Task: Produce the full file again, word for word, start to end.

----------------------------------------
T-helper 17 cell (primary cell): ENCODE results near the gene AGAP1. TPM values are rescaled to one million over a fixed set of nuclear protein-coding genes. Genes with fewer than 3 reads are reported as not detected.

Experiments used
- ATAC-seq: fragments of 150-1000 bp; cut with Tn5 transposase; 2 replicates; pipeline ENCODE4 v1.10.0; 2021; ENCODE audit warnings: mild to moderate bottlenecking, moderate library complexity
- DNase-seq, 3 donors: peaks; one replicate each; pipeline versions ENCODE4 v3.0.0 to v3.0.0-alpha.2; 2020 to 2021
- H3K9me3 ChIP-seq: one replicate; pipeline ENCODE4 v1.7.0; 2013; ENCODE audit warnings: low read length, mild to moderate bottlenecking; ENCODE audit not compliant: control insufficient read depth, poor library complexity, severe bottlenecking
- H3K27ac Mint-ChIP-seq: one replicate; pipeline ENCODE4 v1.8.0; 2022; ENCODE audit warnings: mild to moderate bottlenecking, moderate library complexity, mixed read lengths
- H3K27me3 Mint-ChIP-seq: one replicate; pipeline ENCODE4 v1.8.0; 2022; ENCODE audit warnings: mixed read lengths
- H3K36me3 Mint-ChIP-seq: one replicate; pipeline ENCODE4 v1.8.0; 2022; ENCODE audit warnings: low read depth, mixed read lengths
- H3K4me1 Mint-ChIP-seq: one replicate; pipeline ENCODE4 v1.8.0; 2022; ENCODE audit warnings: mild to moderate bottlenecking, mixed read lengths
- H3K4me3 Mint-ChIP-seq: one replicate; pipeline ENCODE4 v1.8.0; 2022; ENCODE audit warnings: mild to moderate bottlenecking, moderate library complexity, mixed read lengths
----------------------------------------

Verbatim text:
T-helper 17 cell (primary cell): ENCODE results near the gene AGAP1. TPM values are rescaled to one million over a fixed set of nuclear protein-coding genes. Genes with fewer than 3 reads are reported as not detected.

Experiments used
- ATAC-seq: fragments of 150-1000 bp; cut with Tn5 transposase; 2 replicates; pipeline ENCODE4 v1.10.0; 2021; ENCODE audit warnings: mild to moderate bottlenecking, moderate library complexity
- DNase-seq, 3 donors: peaks; one replicate each; pipeline versions ENCODE4 v3.0.0 to v3.0.0-alpha.2; 2020 to 2021
- H3K9me3 ChIP-seq: one replicate; pipeline ENCODE4 v1.7.0; 2013; ENCODE audit warnings: low read length, mild to moderate bottlenecking; ENCODE audit not compliant: control insufficient read depth, poor library complexity, severe bottlenecking
- H3K27ac Mint-ChIP-seq: one replicate; pipeline ENCODE4 v1.8.0; 2022; ENCODE audit warnings: mild to moderate bottlenecking, moderate library complexity, mixed read lengths
- H3K27me3 Mint-ChIP-seq: one replicate; pipeline ENCODE4 v1.8.0; 2022; ENCODE audit warnings: mixed read lengths
- H3K36me3 Mint-ChIP-seq: one replicate; pipeline ENCODE4 v1.8.0; 2022; ENCODE audit warnings: low read depth, mixed read lengths
- H3K4me1 Mint-ChIP-seq: one replicate; pipeline ENCODE4 v1.8.0; 2022; ENCODE audit warnings: mild to moderate bottlenecking, mixed read lengths
- H3K4me3 Mint-ChIP-seq: one replicate; pipeline ENCODE4 v1.8.0; 2022; ENCODE audit warnings: mild to moderate bottlenecking, moderate library complexity, mixed read lengths